WASHINGTON - Financial regulators will soon launch a series of "stress tests" to determine which of the largest US banks should get bigger capital cushions in case of a deeper recession, a person familiar with Obama administration plans said on Saturday.
The person, speaking on condition of anonymity, said if institutions were found to need additional capital, financial authorities would provide them with an "extra cushion of support."
Banks are expected to receive additional information about the tests in the coming week from regulators.
The largest US banks are "well capitalized" for current conditions, the source said, but the Obama administration wants to ensure they can withstand a more severe economic climate and play an important role in helping restart the flow of credit.
Initial plans for the stress tests were announced on February 10 as part of Treasury Secretary Timothy Geithner's bank stabilization plan, but the source on Saturday for the first time linked the tests to additional government support for large banks. That person did not specify what form any extra capital cushion may take.
Little is known about the form of the stress tests, but the person described them as "consistent, forward looking and conservative."
The Obama administration tried on Friday to ease market fears the government was poised to nationalize some large banks that are struggling with losses and a lack of confidence, notably Citigroup and Bank of America.
Bank shares fell sharply, with Citigroup plunging 22 percent to below the $2 fee of a typical automated teller machine, or ATM, and Bank of America trading around the $4 level.
White House spokesman Robert Gibbs said on Friday, "This administration continues to strongly believe that a privately held banking system is the correct way to go."
That was quickly echoed by a statement from the US Treasury.
Investors lose confidence
Citigroup and Bank of America have each received $45 billion in government capital in recent months and guarantees against losses on portfolios of illiquid mortgage assets -- aid that now exceeds their market value.
With investors losing confidence in the sector as recessionary losses on real estate and commercial loans mount, analysts say the government may have to do more to prop up the largest banks.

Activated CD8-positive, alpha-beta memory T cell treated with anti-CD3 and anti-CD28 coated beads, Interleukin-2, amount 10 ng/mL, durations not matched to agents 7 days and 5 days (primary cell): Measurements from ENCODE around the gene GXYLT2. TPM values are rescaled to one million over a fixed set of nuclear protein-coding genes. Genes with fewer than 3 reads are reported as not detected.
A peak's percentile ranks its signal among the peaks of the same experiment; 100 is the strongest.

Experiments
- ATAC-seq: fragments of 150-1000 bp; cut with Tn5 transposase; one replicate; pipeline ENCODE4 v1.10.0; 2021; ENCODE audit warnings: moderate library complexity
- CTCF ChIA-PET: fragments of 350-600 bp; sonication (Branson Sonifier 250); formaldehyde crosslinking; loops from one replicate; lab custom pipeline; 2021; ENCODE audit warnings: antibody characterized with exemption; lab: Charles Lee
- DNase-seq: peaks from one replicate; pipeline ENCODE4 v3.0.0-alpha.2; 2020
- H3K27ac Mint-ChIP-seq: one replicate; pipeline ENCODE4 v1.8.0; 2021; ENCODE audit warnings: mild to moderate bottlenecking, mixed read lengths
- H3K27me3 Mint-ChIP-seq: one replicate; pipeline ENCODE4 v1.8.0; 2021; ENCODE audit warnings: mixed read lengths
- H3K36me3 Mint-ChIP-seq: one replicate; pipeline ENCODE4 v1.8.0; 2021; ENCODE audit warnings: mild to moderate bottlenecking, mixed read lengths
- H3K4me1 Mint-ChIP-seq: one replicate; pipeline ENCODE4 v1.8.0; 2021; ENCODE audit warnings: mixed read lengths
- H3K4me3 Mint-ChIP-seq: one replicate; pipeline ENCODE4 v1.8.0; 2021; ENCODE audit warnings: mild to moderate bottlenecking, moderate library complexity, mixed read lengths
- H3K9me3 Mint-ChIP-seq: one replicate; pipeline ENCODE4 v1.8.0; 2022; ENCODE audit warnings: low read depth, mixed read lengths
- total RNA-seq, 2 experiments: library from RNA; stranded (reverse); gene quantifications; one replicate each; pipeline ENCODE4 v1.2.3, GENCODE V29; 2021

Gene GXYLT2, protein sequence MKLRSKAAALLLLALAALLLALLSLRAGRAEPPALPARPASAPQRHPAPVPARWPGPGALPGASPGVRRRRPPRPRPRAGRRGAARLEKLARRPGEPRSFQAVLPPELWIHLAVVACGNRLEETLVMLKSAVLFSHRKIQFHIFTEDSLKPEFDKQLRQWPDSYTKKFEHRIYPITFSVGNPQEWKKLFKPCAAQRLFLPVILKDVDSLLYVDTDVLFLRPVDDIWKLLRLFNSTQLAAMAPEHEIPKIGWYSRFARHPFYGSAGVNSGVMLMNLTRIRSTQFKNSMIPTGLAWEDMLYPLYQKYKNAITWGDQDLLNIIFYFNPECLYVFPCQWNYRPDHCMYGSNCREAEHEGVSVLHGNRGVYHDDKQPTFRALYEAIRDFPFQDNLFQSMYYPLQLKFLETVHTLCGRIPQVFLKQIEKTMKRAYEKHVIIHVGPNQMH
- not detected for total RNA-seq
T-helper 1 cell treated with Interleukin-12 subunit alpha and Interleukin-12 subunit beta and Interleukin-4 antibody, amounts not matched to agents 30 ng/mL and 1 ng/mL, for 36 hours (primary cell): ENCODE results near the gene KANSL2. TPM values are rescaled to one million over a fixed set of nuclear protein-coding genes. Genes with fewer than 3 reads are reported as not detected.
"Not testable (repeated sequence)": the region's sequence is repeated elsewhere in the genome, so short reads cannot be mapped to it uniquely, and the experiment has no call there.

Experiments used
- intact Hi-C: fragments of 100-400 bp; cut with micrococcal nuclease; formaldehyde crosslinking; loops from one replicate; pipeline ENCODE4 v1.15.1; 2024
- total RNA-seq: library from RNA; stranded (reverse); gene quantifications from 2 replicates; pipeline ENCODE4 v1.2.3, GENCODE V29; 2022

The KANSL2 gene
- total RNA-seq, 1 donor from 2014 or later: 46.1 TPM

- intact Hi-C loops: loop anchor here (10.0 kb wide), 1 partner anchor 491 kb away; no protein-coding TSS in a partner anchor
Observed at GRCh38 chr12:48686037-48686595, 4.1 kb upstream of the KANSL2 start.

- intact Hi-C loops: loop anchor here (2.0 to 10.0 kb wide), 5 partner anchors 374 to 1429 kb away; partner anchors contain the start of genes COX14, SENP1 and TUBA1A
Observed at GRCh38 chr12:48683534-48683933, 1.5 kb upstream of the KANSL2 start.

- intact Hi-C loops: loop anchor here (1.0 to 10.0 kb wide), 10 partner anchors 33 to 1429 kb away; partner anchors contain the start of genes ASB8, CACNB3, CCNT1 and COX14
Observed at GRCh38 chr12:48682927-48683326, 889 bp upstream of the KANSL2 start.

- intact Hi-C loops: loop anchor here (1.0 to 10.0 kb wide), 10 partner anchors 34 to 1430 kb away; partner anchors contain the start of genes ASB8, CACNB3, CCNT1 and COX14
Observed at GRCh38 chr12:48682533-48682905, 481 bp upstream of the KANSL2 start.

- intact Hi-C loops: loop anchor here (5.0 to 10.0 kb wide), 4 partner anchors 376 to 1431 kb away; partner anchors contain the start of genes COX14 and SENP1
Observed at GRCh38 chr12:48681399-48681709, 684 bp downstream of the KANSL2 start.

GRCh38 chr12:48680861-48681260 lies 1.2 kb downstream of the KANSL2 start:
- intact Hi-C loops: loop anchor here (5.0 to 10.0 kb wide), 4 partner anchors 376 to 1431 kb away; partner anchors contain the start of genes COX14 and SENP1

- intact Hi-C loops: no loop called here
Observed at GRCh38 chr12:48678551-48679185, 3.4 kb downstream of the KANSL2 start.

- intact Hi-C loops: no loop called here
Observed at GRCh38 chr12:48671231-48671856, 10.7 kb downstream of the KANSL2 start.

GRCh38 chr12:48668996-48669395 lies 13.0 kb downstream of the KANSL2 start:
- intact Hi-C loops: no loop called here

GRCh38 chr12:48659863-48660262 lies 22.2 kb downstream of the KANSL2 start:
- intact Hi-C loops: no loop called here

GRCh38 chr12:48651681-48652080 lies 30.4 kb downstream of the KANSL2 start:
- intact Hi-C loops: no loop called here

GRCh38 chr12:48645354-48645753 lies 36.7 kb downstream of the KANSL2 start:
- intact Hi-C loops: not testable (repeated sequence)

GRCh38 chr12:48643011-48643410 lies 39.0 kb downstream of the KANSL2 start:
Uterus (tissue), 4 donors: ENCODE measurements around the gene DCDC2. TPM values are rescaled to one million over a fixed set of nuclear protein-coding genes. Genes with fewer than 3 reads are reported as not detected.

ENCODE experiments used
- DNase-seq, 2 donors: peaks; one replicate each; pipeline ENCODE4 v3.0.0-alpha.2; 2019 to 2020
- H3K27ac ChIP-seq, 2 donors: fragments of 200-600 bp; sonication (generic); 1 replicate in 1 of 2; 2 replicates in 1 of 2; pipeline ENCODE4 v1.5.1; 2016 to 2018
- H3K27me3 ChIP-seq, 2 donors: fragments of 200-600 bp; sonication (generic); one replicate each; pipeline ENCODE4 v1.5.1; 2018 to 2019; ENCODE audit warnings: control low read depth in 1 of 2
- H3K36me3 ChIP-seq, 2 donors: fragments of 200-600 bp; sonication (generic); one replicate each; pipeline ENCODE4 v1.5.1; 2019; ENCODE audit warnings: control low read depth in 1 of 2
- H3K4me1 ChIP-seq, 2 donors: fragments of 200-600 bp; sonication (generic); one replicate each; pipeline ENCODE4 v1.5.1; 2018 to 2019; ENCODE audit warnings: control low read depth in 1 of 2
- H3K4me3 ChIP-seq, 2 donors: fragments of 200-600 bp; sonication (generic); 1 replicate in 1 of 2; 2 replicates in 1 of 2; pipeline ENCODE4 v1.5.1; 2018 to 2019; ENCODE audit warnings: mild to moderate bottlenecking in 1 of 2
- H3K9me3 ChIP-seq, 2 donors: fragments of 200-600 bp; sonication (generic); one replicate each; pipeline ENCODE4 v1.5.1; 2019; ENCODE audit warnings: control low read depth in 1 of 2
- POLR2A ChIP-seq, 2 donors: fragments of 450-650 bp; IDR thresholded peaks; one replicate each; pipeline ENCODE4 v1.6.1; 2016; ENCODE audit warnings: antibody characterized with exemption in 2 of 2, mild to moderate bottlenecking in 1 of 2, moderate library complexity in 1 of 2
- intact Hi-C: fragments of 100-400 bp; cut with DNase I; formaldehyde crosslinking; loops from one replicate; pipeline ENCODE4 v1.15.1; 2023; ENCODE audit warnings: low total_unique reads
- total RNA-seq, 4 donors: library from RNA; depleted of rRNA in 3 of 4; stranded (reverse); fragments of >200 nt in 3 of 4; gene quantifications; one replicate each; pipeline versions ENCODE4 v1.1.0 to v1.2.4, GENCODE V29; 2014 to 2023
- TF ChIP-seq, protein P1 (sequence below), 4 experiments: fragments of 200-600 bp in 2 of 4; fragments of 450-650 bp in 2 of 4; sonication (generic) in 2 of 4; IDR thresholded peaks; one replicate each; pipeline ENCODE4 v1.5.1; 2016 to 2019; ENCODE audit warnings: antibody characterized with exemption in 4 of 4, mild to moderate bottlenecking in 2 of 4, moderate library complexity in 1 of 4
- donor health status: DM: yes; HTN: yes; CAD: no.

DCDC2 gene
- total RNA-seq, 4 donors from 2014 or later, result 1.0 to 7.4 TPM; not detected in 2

But rather than opting for a sweeping takeover, the government may act more incrementally, demanding a little more control every time Bank of America or Citigroup seeks more capital, analysts said.
Major interventions in financial institutions, such as Bear Stearns 11 months ago, American International Group in September and a second-round investment in Citigroup, occurred just after major drops in share prices made it clear they could not raise private capital.
The government "will try to do everything they can before they nationalize banks, but they may ultimately do it," said Lee Delaporte, director of research at Dreman Value Management, which has $10 billion under management.
"The bank stocks are telling you nationalization is going to happen," Delaporte added.
Thus far, the Treasury has put up about $235 billion for banks largely by purchasing only preferred shares to avoid diluting common shareholders. Under Geithner's revamp, those injections could come in the form of shares that could be converted to common equity if necessary.
The lack of detail in Geithner's bank plan, particularly about a $500 billion to $1 trillion public-private fund to soak up toxic assets, has fueled investor concerns that bank takeovers could become an option. Geithner did not specify how much money would be earmarked for bank capital injections under the plan, which mapped out how the second $350 billion of the $700 billion bailout fund would be spent.
Geithner has devoted $50 billion to modify troubled mortgages and $100 billion to support a $1 trillion Federal Reserve asset-backed securities lending facility aimed at unblocking frozen consumer credit markets.
Lawmakers have pressed Geithner on whether and when he will return to seek more funding to shore up the banking system. Geithner told Congress on February 11 that as the "design elements" of his plan were fleshed out, he would have a better handle on the ultimate risks and costs for the program.